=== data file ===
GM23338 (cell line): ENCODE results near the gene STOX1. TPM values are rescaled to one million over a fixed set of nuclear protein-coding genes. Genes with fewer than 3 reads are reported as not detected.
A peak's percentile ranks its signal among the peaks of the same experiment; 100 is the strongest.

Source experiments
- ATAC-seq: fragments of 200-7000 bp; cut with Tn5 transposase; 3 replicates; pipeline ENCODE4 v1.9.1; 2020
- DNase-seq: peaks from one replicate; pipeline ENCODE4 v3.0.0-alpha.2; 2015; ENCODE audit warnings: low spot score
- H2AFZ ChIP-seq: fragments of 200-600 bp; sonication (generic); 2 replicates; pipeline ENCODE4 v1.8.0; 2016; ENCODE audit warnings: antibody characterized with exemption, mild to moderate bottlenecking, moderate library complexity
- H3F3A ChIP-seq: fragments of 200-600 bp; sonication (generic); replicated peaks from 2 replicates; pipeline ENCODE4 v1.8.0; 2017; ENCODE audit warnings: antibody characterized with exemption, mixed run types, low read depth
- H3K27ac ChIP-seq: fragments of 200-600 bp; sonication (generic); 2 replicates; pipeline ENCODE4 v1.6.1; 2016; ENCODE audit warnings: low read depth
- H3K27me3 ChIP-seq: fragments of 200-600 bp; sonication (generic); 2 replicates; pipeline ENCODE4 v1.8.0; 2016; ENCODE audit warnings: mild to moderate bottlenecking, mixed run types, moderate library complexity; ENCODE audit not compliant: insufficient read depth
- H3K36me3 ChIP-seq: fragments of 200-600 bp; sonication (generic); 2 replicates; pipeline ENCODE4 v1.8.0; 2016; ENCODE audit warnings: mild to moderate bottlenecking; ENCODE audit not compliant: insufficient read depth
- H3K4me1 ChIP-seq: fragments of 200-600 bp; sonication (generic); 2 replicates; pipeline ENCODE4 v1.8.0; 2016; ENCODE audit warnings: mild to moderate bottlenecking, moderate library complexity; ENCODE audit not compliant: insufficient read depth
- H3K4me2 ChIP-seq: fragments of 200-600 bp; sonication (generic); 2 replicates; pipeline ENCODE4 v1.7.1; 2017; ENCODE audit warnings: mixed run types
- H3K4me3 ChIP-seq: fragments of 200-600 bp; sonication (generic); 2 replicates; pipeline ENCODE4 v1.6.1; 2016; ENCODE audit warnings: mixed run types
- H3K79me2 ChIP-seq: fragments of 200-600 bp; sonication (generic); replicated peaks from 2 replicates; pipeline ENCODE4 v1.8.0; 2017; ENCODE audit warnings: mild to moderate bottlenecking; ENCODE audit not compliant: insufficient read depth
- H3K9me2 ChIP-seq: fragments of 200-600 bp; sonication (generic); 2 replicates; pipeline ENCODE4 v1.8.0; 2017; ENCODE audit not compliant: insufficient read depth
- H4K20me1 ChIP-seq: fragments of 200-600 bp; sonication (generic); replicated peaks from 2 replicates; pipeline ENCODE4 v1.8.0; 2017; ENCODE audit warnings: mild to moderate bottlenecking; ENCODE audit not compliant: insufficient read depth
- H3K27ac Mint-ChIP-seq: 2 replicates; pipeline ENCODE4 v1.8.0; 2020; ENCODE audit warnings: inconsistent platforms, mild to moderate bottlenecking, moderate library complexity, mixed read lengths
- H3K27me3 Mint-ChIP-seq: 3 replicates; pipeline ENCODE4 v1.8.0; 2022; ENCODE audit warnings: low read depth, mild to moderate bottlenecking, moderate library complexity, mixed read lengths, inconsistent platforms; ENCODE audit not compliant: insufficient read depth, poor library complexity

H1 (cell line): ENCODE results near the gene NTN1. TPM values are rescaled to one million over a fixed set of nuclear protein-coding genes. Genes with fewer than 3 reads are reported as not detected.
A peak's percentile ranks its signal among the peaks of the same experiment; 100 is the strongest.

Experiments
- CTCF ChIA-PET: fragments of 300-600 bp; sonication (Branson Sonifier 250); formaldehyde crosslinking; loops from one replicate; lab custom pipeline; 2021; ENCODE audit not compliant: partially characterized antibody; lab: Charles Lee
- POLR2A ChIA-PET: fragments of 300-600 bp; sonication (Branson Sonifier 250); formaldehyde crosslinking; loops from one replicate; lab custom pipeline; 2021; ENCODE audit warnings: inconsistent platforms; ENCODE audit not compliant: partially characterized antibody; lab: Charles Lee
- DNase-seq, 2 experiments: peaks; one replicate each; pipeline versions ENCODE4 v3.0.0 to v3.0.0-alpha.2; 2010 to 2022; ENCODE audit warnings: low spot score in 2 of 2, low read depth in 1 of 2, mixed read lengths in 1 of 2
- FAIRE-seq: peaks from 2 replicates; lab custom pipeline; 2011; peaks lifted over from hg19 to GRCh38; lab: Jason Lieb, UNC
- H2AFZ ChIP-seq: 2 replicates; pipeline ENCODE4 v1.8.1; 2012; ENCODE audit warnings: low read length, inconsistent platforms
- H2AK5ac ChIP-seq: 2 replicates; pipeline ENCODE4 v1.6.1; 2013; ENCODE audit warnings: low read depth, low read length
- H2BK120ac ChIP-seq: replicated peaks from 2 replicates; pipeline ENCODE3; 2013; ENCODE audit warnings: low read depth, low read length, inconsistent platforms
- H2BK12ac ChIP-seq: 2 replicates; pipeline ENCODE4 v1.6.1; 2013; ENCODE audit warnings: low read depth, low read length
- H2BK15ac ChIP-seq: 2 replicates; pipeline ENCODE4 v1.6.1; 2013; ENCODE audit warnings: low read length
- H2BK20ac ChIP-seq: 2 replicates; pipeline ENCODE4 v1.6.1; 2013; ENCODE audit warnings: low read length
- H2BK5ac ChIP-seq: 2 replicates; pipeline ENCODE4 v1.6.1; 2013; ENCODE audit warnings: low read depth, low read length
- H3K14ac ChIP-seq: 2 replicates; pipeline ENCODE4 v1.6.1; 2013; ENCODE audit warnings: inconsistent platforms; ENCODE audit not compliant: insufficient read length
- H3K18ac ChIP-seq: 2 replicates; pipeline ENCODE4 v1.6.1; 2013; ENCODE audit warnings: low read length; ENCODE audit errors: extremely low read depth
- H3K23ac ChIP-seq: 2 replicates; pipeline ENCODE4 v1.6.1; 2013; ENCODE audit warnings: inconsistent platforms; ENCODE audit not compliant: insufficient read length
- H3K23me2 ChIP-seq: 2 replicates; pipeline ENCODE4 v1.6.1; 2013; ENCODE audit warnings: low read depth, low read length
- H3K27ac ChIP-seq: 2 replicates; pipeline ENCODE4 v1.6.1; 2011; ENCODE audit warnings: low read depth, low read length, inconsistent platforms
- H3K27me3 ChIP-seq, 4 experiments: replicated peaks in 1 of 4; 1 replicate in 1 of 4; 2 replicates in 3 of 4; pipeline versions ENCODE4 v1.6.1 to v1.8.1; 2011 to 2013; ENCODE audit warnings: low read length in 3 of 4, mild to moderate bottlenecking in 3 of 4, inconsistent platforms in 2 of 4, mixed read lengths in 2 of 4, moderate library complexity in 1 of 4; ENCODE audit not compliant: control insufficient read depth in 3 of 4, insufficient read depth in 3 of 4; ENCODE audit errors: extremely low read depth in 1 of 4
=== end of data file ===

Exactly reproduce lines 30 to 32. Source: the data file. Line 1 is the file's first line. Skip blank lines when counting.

- H2BK15ac ChIP-seq: 2 replicates; pipeline ENCODE4 v1.6.1; 2013; ENCODE audit warnings: low read length
- H2BK20ac ChIP-seq: 2 replicates; pipeline ENCODE4 v1.6.1; 2013; ENCODE audit warnings: low read length
- H2BK5ac ChIP-seq: 2 replicates; pipeline ENCODE4 v1.6.1; 2013; ENCODE audit warnings: low read depth, low read length